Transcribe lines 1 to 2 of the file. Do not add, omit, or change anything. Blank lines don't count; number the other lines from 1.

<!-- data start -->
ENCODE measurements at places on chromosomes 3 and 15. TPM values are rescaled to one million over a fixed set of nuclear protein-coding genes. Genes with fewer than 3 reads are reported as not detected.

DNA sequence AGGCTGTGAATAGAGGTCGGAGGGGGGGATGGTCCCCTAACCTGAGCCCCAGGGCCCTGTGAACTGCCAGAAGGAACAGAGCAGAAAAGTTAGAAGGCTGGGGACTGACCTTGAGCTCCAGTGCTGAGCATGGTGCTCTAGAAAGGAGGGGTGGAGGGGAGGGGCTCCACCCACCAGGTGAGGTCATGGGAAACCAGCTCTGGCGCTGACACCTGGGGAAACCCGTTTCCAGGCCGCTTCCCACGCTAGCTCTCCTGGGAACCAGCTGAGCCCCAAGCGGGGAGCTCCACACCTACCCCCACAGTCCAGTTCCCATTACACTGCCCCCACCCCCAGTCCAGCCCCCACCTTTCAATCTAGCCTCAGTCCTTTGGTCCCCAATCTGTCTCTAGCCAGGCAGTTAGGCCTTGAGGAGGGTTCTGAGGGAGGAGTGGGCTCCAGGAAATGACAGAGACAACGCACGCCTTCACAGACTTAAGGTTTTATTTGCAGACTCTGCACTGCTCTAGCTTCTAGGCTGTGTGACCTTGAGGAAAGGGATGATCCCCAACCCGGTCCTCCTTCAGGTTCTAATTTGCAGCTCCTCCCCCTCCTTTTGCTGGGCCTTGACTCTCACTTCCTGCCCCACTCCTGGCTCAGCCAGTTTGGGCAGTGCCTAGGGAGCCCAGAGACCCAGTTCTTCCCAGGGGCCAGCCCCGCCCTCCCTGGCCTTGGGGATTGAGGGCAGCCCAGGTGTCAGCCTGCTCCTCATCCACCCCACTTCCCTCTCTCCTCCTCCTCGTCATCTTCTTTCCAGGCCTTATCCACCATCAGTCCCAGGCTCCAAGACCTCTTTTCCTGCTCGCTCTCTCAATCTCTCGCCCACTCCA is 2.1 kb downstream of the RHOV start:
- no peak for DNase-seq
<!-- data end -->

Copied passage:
ENCODE measurements at places on chromosomes 3 and 15. TPM values are rescaled to one million over a fixed set of nuclear protein-coding genes. Genes with fewer than 3 reads are reported as not detected.

DNA sequence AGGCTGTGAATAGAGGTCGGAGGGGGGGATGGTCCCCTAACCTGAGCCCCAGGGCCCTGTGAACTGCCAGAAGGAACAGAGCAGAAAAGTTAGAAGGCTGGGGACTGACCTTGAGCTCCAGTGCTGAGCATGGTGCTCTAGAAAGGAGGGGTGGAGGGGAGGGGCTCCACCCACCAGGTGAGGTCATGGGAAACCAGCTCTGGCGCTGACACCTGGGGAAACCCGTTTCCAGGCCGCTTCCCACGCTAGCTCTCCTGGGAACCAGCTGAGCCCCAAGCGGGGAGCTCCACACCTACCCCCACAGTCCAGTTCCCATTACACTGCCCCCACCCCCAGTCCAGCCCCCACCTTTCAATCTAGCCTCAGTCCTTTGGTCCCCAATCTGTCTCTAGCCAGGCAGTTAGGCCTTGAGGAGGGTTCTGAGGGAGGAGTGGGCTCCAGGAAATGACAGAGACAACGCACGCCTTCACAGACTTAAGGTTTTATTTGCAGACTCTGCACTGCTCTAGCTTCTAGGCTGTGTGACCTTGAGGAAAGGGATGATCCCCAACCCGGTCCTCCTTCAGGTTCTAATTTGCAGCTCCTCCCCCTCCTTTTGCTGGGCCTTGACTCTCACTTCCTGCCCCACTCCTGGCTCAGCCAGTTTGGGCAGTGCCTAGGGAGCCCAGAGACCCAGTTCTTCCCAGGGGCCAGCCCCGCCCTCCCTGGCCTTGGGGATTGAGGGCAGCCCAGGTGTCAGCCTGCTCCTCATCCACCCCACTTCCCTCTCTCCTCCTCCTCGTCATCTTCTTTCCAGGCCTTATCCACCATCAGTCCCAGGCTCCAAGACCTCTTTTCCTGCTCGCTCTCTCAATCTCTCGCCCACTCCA is 2.1 kb downstream of the RHOV start: